Why I chose "In Harm's Way"

I chose this book because last semester Mr.Jackson recomended it. He said that this book was a very intense story that was not only informational historical, but an exciting read. I decided to pick a different book the first semester because I thought In Harm's Way would be boring with too much information and not enough excitement. However, my friend read this book the first semester and told me it's one I should definitely read. So, I decided to give it a try, and I really enjoyed it.

MLA Documentation

1. Stanton, Doug. In Harm's Way. New York. Reed City Productions, LLC. 2001.


Tuesday, February 28, 2012


1. Identify a position (5)
2. Explain your criteria, application, reasoning for your position with quoted evidence as support. Please indicate the page number of your quote in parenthesis following the quote. (10)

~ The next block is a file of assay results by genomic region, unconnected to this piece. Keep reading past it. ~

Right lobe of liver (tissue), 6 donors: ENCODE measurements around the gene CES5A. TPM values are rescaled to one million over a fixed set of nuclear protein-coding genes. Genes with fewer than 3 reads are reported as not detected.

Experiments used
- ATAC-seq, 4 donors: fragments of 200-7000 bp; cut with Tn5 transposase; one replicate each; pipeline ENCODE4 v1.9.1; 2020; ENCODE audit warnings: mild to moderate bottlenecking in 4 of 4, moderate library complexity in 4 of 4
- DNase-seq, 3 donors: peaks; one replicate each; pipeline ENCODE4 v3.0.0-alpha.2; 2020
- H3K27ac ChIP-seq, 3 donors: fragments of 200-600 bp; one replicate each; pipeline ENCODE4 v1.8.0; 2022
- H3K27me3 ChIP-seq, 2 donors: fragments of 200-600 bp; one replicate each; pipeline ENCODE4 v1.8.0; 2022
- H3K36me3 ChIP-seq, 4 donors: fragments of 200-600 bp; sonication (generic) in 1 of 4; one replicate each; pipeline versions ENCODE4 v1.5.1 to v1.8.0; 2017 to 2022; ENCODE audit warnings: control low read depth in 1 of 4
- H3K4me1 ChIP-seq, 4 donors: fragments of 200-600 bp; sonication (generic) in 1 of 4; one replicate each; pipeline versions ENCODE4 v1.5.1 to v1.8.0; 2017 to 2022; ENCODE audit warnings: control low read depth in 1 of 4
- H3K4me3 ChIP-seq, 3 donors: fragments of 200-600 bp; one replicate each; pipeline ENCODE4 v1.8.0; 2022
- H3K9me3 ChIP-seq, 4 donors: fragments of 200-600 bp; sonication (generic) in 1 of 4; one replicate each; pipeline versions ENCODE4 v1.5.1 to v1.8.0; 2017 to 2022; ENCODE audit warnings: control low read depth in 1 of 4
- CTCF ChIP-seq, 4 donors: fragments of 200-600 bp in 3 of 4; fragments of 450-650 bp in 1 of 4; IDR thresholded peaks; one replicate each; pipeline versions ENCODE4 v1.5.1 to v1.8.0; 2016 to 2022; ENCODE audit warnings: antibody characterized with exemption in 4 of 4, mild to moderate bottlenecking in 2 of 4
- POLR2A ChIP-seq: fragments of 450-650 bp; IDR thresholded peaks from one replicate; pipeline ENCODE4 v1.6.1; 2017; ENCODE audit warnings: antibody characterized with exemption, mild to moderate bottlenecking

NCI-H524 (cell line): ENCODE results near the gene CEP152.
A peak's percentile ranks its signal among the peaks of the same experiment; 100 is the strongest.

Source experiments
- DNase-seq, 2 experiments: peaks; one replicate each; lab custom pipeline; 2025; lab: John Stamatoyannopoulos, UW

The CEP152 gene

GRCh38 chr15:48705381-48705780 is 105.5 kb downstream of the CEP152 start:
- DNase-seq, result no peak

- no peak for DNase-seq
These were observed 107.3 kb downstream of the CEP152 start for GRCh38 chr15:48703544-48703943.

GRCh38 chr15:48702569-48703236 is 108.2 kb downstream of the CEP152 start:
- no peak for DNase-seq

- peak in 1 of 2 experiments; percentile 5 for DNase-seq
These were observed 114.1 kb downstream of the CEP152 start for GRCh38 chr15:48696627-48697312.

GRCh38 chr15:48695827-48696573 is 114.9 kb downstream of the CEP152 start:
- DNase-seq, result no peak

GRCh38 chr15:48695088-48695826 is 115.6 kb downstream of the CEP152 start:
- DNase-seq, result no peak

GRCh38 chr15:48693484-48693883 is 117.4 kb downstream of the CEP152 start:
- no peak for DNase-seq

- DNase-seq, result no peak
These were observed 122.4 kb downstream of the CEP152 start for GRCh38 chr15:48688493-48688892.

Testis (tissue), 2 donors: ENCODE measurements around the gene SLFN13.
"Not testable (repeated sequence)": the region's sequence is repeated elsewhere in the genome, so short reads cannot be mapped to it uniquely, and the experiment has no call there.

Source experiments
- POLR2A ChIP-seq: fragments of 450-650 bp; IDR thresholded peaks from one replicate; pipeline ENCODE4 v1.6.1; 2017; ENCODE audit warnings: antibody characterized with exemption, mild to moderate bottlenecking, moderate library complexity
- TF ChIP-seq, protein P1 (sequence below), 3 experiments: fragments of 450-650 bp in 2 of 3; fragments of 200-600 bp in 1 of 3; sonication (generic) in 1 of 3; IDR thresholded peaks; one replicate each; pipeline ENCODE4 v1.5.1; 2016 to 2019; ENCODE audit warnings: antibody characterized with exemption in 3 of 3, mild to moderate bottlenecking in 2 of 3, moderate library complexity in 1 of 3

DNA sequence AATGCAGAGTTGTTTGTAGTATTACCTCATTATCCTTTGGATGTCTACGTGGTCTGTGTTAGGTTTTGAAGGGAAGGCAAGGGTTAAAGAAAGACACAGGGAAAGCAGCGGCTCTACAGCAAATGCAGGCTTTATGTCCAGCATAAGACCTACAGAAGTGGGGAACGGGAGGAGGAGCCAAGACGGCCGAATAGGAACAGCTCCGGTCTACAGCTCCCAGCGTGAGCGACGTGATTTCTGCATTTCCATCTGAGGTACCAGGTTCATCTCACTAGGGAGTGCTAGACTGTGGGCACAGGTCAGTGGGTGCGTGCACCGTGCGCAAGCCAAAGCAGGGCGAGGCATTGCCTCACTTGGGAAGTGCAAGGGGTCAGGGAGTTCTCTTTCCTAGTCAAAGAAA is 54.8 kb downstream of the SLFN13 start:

3. Explain the position of the opposition and provide counterargument. (10)

After reading Susan Pfeffer's Life as We Knew It, I knew it was a book I would recommend to my peers. Only categorizing this as an apocalypse theme would be tragic because it is much more than that. The books' plot line is intriguing, and focuses on Miranda's family more than the world actually "coming to an end." Pfeffer’s book, Life as We Knew It, should definitely be at the top of every students reading list.
One reason why I think this book would appeal to so many young readers is because it is set up in a diary format. The entries made it easy to follow the story line, and made me feel as if I were actually there, with Miranda and her family. You know some books you just don’t want to read because you feel like they have drawn out, unimportant chapters that are pointless? Well, you don’t have to worry about that with this book. Each entry is broken up, starting a new day or week with new facts and new disasters.